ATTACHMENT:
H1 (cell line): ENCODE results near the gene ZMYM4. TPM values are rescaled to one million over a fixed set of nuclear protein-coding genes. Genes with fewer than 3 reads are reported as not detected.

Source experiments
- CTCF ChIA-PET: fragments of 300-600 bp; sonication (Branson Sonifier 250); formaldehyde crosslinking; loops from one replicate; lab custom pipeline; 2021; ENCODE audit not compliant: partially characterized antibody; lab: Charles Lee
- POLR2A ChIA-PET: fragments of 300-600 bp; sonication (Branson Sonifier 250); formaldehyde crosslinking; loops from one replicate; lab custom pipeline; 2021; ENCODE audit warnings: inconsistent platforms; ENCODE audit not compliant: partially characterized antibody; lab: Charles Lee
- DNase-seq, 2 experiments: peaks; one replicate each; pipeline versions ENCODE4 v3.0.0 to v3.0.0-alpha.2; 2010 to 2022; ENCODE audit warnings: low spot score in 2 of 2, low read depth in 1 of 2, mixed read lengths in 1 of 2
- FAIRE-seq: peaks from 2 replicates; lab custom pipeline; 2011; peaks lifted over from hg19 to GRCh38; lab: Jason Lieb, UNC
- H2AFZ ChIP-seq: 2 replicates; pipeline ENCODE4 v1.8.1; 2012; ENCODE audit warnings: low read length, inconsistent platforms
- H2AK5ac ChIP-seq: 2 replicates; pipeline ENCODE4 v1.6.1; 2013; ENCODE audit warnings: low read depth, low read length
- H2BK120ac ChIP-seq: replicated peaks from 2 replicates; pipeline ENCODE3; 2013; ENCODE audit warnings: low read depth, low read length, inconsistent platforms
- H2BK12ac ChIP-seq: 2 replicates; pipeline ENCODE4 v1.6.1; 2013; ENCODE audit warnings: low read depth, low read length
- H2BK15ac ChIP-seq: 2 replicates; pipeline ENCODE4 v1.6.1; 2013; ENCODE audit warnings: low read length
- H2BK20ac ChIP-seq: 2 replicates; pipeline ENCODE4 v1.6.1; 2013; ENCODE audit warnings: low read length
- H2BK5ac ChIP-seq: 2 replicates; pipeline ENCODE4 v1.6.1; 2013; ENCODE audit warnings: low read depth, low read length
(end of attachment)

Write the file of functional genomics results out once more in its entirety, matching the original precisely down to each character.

H1 (cell line): ENCODE results near the gene ZMYM4. TPM values are rescaled to one million over a fixed set of nuclear protein-coding genes. Genes with fewer than 3 reads are reported as not detected.

Source experiments
- CTCF ChIA-PET: fragments of 300-600 bp; sonication (Branson Sonifier 250); formaldehyde crosslinking; loops from one replicate; lab custom pipeline; 2021; ENCODE audit not compliant: partially characterized antibody; lab: Charles Lee
- POLR2A ChIA-PET: fragments of 300-600 bp; sonication (Branson Sonifier 250); formaldehyde crosslinking; loops from one replicate; lab custom pipeline; 2021; ENCODE audit warnings: inconsistent platforms; ENCODE audit not compliant: partially characterized antibody; lab: Charles Lee
- DNase-seq, 2 experiments: peaks; one replicate each; pipeline versions ENCODE4 v3.0.0 to v3.0.0-alpha.2; 2010 to 2022; ENCODE audit warnings: low spot score in 2 of 2, low read depth in 1 of 2, mixed read lengths in 1 of 2
- FAIRE-seq: peaks from 2 replicates; lab custom pipeline; 2011; peaks lifted over from hg19 to GRCh38; lab: Jason Lieb, UNC
- H2AFZ ChIP-seq: 2 replicates; pipeline ENCODE4 v1.8.1; 2012; ENCODE audit warnings: low read length, inconsistent platforms
- H2AK5ac ChIP-seq: 2 replicates; pipeline ENCODE4 v1.6.1; 2013; ENCODE audit warnings: low read depth, low read length
- H2BK120ac ChIP-seq: replicated peaks from 2 replicates; pipeline ENCODE3; 2013; ENCODE audit warnings: low read depth, low read length, inconsistent platforms
- H2BK12ac ChIP-seq: 2 replicates; pipeline ENCODE4 v1.6.1; 2013; ENCODE audit warnings: low read depth, low read length
- H2BK15ac ChIP-seq: 2 replicates; pipeline ENCODE4 v1.6.1; 2013; ENCODE audit warnings: low read length
- H2BK20ac ChIP-seq: 2 replicates; pipeline ENCODE4 v1.6.1; 2013; ENCODE audit warnings: low read length
- H2BK5ac ChIP-seq: 2 replicates; pipeline ENCODE4 v1.6.1; 2013; ENCODE audit warnings: low read depth, low read length